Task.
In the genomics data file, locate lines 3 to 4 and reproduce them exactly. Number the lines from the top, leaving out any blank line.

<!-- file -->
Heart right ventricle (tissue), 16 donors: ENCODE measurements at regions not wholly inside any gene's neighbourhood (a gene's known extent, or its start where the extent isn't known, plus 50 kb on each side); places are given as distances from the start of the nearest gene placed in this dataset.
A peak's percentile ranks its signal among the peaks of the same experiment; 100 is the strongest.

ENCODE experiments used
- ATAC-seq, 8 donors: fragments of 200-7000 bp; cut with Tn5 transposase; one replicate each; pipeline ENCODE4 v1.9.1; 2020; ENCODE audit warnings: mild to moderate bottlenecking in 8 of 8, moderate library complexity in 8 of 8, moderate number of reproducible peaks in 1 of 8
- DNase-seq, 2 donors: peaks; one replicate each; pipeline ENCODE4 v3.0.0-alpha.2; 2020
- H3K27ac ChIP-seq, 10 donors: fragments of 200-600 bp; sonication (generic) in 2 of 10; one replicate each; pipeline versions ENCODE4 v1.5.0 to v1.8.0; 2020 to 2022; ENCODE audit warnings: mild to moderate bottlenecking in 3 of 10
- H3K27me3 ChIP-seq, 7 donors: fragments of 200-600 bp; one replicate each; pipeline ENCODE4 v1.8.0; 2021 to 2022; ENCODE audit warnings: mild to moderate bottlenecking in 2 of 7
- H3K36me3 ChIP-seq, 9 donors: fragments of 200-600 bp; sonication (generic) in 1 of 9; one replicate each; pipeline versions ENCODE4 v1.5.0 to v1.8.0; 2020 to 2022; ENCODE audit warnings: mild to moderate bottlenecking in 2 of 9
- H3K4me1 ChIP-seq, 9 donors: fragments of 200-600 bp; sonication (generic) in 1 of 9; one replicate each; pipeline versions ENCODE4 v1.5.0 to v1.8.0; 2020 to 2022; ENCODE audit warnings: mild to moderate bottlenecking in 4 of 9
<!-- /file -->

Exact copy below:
ENCODE experiments used
- ATAC-seq, 8 donors: fragments of 200-7000 bp; cut with Tn5 transposase; one replicate each; pipeline ENCODE4 v1.9.1; 2020; ENCODE audit warnings: mild to moderate bottlenecking in 8 of 8, moderate library complexity in 8 of 8, moderate number of reproducible peaks in 1 of 8